Dennis Alan Berrigan, 71, of Vernon, was sentenced to 20 years in prison by Chief Circuit Court Judge Christopher Patterson. Under Florida’s 10-20-Life law, the crime was elevated to a first-degree felony and the first 10 years of his sentence are minimum-mandatory.
Washington County Chief Prosecutor Megan Ford called three witnesses for her case – the victim, and Sgt. Duran Harrison and Crime Scene Analyst Gene Wills of the Washington County Sheriff’s Office.
Ford told jurors during her closing argument that the evidence clearly showed the Oct. 11, 2021 shooting, which followed an argument over the defendant sending money to women he met online, was intentional. Ford pointed out the defendant admitted to the shooting during a 911 call, the victim testified he was the one who shot her, it happened with his gun, and that he hid the gun outside afterward.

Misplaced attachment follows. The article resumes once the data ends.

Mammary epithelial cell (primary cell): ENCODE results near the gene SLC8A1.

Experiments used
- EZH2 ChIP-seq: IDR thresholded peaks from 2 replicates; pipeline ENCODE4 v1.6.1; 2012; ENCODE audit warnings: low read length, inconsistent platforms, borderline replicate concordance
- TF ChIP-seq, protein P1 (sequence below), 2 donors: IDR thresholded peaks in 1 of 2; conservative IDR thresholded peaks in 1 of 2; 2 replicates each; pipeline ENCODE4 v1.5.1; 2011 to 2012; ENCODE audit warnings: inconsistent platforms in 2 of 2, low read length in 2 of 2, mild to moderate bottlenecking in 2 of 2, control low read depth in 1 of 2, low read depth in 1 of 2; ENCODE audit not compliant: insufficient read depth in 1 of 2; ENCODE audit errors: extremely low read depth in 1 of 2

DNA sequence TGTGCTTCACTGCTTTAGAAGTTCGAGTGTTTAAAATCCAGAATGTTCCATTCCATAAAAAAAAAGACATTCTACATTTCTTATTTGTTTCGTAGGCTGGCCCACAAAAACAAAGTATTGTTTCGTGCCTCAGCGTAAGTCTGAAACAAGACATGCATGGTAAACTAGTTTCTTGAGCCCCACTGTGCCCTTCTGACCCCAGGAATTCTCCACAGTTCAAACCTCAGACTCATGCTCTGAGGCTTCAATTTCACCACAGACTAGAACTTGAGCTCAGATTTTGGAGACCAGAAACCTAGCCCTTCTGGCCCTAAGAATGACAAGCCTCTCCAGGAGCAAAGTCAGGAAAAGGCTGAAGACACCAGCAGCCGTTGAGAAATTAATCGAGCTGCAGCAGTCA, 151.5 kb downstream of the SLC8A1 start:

“The question isn’t who shot (the victim), the question is why the gun was shot?” Ford said. “And what was proven today is why he did it. And that’s because he was mad at the victim, he was mad she was going to call Social Security on him and he was going to take care of that.”
The victim testified that the defendant had been spending money on women he met online.
“It upset me, him sending money to women he didn’t know and he was also sending his brother’s (disability) money also,” she testified. “I told him if he continued on doing it I was going to call the Social Security office on him and I guess that’s what triggered him to shoot me.”
The victim said she saw the defendant with a gun, which wasn’t unusual. But she said she looked away for a moment and when she turned back toward him, ‘he already had the gun and hammer pulled back and his finger on the trigger and he shot me.”
Sgt. Harrison testified when he arrived he found the victim sitting on the couch bleeding heavily. He said her arm appeared “deformed” from the bullet and he could tell it had shattered the bone before going into her chest and exiting near her spine. She spent 6 days in the hospital.